BASTROP, La. (KTVE/KARD) — October is Breast Cancer Awareness Month, and the Morehouse General Hospital hosted a “Pretty in Pink Tea’ event to educate the community about early detection.

Aida Holmes is a breast cancer survivor who got a breast mastectomy in 2014. She says she didn’t have a lump when she was first diagnosed, but she says she trusted the process.

“You have to be your best advocate. One day I was out walking, breast cancer was just taking over, and it just started raining and I went outside and I danced. The rain just cleansed me of it. I said I’m not going to be depressed, I’m still going to dress up and eat better,” said Aida Homes.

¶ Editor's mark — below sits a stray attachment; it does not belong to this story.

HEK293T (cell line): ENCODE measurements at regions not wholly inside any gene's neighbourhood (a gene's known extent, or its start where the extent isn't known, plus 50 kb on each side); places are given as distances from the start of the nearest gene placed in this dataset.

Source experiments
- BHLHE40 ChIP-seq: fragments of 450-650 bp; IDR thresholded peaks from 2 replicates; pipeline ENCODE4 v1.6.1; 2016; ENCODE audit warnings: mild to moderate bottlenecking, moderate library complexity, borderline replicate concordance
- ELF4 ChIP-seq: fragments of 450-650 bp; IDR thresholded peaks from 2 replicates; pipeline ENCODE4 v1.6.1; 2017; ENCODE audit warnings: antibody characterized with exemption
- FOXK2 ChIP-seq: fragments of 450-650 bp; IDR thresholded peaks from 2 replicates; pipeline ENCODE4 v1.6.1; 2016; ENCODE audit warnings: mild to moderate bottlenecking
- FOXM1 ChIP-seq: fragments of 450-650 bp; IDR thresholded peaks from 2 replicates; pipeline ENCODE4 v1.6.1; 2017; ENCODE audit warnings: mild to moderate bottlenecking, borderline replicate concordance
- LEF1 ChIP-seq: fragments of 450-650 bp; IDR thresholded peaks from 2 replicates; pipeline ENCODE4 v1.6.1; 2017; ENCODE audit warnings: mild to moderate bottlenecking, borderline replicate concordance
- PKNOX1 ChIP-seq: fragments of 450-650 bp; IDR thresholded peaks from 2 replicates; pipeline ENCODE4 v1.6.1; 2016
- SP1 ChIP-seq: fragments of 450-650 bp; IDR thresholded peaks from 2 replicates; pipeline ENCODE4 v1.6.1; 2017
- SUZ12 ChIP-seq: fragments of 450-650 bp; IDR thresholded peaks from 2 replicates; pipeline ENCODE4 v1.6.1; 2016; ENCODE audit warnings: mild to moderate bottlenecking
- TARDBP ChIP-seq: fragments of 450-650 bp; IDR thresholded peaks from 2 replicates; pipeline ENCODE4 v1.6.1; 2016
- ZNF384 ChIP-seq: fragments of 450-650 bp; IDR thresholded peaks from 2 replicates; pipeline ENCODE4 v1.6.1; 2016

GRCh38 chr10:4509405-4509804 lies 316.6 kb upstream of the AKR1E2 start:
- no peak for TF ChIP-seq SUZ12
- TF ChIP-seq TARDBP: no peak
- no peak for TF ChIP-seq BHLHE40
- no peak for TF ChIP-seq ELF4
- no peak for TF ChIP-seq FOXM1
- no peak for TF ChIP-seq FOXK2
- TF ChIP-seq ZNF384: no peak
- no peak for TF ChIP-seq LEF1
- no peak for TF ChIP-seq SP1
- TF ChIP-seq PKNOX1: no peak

Local officials did their part to educate the community by hosting a panel about early detection. Tonya Sanders says she chose to have a preventative mastectomy to protect herself after all her six sisters battled with breast cancer.

“Me mentally living with fear, I knew it was my turn. When it comes to breast cancer, the prevention approach is a much better outcome than the reconstruction approach.”

Sanders says it’s important to listen to your body and do your research for an early detection.

“I think every patient should be okay with researching beyond what’s in front of you, especially when it comes to removing their breasts. That’s a very personal part of our bodies so losing it feels like we lost a part of us.”

Doctor Curtis Sanders says if you have an increased risk of breast cancer, the man in that family also has a genetic increase chances of prostate cancer.

“The thing with prostate cancer is getting screened early. Is the only thing that makes the difference in a person surviving without suffering.”